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Thread: Question - Ants on Nepenthes

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    Question - Ants on Nepenthes

    This morning I just noticed a couple small black ants on my Nepenthes. They seemed attracted to the tiny beads of nectar that formed on the underside of the leaves. I just checked the plant a few minutes ago and now the plant has a large number of the ants on it, all sucking on the nectar beads. I can see they're coming from outside in through the window.

    Can the ants harm the plant? Should I try to get rid of them? Any hints or knowledge would be helpful.

    Thanks,

    - Alex

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    it's fine, once they are drunk with nectar they will most likelyf fall in the pitcher, check daily

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    Doing it wrong until I do it right. xvart's Avatar
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    No. Ants and Nepenthes form a symbiotic relationship in the wild. Well, maybe not symbiotic, but they certainly won't harm your plant. If anything, some may fall in and feed your Nepenthes. I would be more worried about where else the ants are going.

    xvart.
    "The tragedy of life is not that every man loses; but that he almost wins."

    "Quis custodiet ipsos custodes?"

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    Thanks for the replies so far. They didn't look as though they were harming the plant. It just recently started pitchering so none of them have opened yet. Its pitchers are 3/4" - 1" long.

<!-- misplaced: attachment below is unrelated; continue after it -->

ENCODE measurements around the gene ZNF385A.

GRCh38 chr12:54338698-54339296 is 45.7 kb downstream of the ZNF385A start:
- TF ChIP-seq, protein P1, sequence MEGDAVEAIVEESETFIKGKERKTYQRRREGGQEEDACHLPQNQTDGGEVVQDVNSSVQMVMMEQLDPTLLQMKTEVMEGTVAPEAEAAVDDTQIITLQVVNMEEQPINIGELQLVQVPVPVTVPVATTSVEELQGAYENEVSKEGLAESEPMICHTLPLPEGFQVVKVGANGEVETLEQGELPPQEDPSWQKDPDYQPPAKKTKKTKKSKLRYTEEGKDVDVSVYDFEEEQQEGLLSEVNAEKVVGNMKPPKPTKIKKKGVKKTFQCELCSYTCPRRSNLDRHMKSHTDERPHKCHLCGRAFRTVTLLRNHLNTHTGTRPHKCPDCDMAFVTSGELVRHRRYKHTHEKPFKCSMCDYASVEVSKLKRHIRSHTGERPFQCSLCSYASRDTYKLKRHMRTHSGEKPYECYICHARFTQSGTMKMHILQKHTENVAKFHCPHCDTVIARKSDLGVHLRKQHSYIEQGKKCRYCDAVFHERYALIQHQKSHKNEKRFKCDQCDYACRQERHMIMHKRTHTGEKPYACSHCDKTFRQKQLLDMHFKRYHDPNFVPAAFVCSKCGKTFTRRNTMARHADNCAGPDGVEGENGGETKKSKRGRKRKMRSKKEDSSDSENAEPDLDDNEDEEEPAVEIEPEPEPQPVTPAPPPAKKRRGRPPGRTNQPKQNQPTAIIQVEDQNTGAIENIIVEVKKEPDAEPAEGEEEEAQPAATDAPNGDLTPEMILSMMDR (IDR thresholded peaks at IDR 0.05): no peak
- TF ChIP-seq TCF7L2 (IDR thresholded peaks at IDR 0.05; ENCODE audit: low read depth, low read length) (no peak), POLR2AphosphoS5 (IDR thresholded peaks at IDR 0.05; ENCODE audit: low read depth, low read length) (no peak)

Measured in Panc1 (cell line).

I wish they'd find their way up to my hanging one above it. Its 6" pitchers look hungry.

    - Alex

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    Stay chooned in for more! Clint's Avatar
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    They don't get drunk. They slip and fall. In two species (N. aristolochioides and N. klosii) they are tricked by light.

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    Capensis's Avatar
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    Quote Originally Posted by JustLikeAPill View Post
    They don't get drunk. They slip and fall. In two species (N. aristolochioides and N. klosii) they are tricked by light.
    Actually, I've read somewhere that scientists don't know the reason why they get drunk.
    http://www.terraforums.com/forums/image.php?type=sigpic&userid=6789&dateline=1352508752

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    I left my ventrata outside on the ground last year for the whole summer, no ants fell into the pitchers, only centipedes, pill bugs, and slugs.
    Finer in 09'er

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    Stay chooned in for more! Clint's Avatar
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    I'm sure you did read that. I'm also sure that Nepenthes do not produce any known compounds that have any narcotic/debilitating effect at this time. The only CP that is known to produce anything is S. flava, which produces a Coniine.

    Show me a group of insects that are fed Nepenthes nectar, then fall over, can't move properly, are slowed (not slowed by sticky nectar, I mean chemically depressed), or are somehow affected differently from a control group, then I'll say it may have something in it. You can't. Not at this time, at least.

    Just because you read something does not make it true.

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